Upon the immediate release of Gorilla Manor, the Local Natives started creating major buzz in the indie music scene, and were simultaneously compared to bands such as Animal Collective, Fleet Foxes, Arcade Fire and Grizzly Bear. How do you respond to the media instantly comparing you to existing bands rather than letting you create your own identity?
I think we’re slowly getting used to it now. It’s expected. A new band comes out of nowhere, to most people, and they need something to compare it to. They need some kind of reference point to dive in to this new music. To be honest, when we first started getting compared to a lot of these bands, in a way it was really flattering, because those are all really great bands that we really respect and we love. But at the same time, it was a little nerve-racking because the last thing any of us would want is to be lumped into, ‘Oh there’s this new band, and they’re just like a Grizzly Bear rip-off,” or “They’re just like the next Arcade Fire.” We want to be known for doing something unique, something that is our own. I think now that the record’s been out for a bit and people are seeing the live shows, there has been no backlash. I think it’s been a positive thing and people are seeing that we have our own take on this style of music, and that we are doing something unique and something new.
Since the release of your album you’ve maintained a very rigorous touring schedule both in the US and overseas. How is life on the road treating you?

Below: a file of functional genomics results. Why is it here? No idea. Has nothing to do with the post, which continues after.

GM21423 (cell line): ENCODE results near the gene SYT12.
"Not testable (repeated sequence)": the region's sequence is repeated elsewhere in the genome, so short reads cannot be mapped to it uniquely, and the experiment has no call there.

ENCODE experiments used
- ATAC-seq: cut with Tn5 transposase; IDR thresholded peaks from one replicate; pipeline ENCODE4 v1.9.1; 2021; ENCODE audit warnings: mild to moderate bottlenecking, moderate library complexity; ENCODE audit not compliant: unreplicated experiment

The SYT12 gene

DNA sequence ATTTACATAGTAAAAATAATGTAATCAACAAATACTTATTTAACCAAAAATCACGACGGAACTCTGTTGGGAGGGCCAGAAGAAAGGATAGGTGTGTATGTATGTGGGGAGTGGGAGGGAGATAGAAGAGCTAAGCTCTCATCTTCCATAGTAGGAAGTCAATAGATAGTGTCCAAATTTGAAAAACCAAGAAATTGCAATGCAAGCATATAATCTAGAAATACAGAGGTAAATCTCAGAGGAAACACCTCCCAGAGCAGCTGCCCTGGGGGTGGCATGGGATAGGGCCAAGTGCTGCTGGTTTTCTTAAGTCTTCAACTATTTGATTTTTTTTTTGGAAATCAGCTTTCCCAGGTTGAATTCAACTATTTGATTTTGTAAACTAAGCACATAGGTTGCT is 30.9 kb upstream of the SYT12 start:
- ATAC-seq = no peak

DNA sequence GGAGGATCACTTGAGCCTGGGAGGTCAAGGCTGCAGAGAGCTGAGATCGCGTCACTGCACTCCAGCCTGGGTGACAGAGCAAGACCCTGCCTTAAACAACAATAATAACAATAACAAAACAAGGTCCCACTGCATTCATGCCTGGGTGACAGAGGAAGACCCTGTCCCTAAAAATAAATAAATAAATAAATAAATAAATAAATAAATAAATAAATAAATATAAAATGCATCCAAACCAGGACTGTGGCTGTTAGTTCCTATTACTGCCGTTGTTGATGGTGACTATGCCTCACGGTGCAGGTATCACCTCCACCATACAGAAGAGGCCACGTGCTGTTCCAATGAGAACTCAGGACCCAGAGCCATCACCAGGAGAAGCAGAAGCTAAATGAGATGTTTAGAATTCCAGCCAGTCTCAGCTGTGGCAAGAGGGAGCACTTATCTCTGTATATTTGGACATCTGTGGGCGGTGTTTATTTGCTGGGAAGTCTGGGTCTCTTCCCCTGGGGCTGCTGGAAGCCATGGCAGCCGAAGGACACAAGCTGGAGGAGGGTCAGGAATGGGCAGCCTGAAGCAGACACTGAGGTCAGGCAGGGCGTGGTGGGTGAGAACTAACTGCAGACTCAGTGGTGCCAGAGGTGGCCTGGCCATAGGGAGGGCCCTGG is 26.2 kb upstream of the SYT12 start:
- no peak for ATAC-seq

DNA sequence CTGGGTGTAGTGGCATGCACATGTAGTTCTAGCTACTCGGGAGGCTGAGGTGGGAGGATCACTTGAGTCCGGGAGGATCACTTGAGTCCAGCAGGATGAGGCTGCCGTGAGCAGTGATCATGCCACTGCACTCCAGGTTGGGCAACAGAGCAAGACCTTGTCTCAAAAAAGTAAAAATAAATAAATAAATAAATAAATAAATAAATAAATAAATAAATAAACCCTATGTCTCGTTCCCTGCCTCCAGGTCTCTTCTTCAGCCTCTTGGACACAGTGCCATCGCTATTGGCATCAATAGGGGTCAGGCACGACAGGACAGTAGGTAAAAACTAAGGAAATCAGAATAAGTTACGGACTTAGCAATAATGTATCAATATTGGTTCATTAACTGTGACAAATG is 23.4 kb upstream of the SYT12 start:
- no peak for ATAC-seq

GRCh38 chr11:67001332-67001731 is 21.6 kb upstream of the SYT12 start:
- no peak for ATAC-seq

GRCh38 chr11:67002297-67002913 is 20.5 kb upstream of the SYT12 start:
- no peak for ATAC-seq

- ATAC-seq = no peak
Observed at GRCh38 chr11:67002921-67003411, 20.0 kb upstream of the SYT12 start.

It’s going well. It’s definitely a learning process. It’s slowly become more and more frequent. I think we’ve been home in L.A. collectively maybe three weeks in the past year and a half. We’re figuring out how to balance time and work together while taking some alone time when you can get it – it is a rarity. We’re still new at this, it’s still exciting to see. Touring overseas is one thing that we thought ‘maybe someday down the line,’ like a few years from now, maybe we’ll get to go over there. We never thought it would happen so soon, and that the response would be as good as it is. It’s just really exciting to see it grow, not only in the US, but in Europe and the UK. It’s been pretty amazing.
The Local Natives play a free show on Tulane’s LBC Quad tonight at 6 p.m. The Ruby Suns and The Union Line open.